Talk Like a Bahamian: Island Terms and Phrases
Posted by: Nassau Paradise Island on July 8, 2015
English is spoken everywhere in The Bahamas, but when you travel here, you’ll notice right away that locals speak with a pleasing Island dialect. You certainly won’t need to bring your Rosetta Stone to Nassau Paradise Island in order to communicate, but it’s fun to brush up on a bit of the local language before you visit!
While British English is the first language of The Bahamas, you’ll also hear accents influenced by various African languages and Haitian Creole. With a rich history and blend of different cultures, The Bahamas enjoys a dialect that’s truly unique to this part of the world.
Here are some commonly used terms and phrases that you might encounter in The Bahamas.
What da wybe is?: This is a popular greeting used primarily among younger Bahamians that means “What’s up?” or “What’s going on?” However, if you hear reference to someone “wybin’”, they’re having a disagreement or argument, and a “wybe” is a problem or bad situation.
Een nothin’: A common reply to “what da wybe is?”, this means “nothing much!”
Switcha: If it’s a hot day and someone offers you a glass of switcha, don’t refuse! “Switcha” is the Bahamian word for lemonade. In The Bahamas, it’s commonly made with limes instead of lemons. Either way, it’ll be delicious and refreshing!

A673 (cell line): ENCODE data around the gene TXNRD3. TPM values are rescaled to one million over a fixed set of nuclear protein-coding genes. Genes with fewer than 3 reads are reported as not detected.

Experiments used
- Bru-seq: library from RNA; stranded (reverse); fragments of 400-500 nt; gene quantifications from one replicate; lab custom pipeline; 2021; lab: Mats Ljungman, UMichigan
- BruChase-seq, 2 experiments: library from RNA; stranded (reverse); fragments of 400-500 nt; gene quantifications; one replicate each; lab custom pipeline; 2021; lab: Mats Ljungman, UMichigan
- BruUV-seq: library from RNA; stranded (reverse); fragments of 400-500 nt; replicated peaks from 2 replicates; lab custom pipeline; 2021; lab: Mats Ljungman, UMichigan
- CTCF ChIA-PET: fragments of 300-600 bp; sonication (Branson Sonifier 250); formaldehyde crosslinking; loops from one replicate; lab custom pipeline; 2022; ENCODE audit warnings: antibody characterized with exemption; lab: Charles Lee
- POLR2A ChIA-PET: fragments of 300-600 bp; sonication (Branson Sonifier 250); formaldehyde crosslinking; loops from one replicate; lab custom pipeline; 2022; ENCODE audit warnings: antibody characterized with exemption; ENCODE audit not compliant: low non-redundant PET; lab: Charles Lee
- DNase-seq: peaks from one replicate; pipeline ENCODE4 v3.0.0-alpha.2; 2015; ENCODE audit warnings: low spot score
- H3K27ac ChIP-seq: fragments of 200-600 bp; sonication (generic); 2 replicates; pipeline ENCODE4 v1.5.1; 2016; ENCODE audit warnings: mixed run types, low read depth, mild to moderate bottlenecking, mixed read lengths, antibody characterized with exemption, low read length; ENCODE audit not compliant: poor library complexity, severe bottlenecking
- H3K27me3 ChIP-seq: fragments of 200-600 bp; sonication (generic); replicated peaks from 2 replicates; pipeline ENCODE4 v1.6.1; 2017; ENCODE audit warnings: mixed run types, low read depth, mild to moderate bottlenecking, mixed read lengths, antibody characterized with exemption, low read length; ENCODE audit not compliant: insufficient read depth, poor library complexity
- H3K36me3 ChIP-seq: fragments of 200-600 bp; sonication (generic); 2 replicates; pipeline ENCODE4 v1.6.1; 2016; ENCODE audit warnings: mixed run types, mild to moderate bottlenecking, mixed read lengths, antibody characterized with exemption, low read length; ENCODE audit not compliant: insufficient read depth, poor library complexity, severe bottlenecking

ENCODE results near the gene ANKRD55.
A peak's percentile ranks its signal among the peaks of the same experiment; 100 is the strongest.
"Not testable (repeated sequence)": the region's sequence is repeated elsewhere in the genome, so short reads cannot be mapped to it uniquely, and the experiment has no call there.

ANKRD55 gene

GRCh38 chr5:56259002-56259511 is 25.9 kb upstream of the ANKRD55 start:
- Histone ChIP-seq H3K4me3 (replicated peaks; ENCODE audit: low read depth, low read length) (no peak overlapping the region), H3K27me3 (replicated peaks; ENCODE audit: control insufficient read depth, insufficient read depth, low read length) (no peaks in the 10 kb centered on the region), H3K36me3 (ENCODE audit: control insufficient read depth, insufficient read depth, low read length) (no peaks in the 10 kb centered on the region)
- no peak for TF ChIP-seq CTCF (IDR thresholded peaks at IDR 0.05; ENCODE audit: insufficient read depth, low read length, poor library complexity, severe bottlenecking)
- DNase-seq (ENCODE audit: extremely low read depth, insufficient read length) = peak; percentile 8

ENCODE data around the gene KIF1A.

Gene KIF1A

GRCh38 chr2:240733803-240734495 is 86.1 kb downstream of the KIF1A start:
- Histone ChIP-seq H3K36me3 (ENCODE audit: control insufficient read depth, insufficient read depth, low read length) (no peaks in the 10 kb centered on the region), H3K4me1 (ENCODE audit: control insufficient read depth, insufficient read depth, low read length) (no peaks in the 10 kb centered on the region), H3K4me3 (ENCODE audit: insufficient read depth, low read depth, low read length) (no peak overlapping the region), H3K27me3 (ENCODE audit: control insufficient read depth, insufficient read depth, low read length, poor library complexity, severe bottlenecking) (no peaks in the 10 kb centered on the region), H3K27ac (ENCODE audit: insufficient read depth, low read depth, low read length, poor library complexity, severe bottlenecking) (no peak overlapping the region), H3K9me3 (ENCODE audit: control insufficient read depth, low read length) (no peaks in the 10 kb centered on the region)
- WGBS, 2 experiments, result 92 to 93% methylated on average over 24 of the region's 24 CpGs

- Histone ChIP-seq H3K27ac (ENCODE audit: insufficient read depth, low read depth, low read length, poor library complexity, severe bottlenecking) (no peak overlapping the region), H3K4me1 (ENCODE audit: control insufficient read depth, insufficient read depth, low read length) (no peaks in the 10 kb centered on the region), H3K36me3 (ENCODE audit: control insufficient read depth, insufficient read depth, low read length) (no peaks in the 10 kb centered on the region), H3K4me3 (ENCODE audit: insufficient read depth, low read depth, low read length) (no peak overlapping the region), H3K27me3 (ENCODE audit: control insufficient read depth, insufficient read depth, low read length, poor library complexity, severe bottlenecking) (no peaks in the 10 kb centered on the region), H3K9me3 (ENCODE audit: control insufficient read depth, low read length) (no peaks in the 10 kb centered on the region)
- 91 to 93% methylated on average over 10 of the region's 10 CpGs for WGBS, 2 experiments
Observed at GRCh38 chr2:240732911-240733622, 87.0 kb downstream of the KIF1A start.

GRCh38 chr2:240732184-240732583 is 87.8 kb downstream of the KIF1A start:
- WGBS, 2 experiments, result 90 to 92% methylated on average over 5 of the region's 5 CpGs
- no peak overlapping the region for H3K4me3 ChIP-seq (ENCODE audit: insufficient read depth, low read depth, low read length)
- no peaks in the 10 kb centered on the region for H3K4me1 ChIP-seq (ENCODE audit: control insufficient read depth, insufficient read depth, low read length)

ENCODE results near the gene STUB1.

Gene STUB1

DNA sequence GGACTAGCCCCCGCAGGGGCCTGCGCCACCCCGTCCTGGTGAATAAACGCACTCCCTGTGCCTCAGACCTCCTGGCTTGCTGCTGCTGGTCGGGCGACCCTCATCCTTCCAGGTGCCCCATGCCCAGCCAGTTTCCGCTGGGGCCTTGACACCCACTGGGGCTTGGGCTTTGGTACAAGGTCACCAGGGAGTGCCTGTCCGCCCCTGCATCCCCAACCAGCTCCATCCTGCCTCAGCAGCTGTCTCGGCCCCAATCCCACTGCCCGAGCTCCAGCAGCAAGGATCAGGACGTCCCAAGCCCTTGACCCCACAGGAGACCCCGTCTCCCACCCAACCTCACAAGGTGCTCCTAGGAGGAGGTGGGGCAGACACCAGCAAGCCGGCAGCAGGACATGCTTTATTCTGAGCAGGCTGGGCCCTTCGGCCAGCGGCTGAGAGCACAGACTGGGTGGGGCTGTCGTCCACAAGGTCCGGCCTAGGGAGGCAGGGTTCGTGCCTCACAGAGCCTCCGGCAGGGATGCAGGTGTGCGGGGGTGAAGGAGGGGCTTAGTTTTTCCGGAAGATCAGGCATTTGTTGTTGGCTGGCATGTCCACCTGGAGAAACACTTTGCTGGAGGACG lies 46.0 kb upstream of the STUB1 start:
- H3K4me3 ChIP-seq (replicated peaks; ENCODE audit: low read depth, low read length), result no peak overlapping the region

Well Mudda Sick!: Bahamians use this phrase to express surprise or excitement, similar to saying “you’re kidding!” Often it’s also shortened to “Mudda Sick!”
Dem: This is a word Bahamians may use to refer to a group of people. For example, if you hear “David’s eating at the Fish Fry with Johnny dem”, it would mean David’s eating with Johnny and others.
Jitney: Hop on the jitney to get from one part of the island to another – “jitney” is the slang term for the bus. You can ask the driver to let you off the jitney at any time. The public jitney costs $1.25 for adults and $1 for children. Don’t look for a bus timetable – they run every few minutes from 6:00 a.m. to 6:30 p.m., but there’s no set schedule.
Jam up: If the restaurant is “jam up” you might not get a seat! This is a Bahamian slang term for crowded or full.
Potcake: A potcake isn’t an after-dinner treat, as you might expect, but rather a stray dog. Potcakes are generally mixed breeds and got their nickname from being fed leftovers or scraps from the cooking pot at the end of a meal.
Tings: “Tings” means “things”, “tanks” means “thanks” – in Bahamian dialect, the “h” often gets dropped.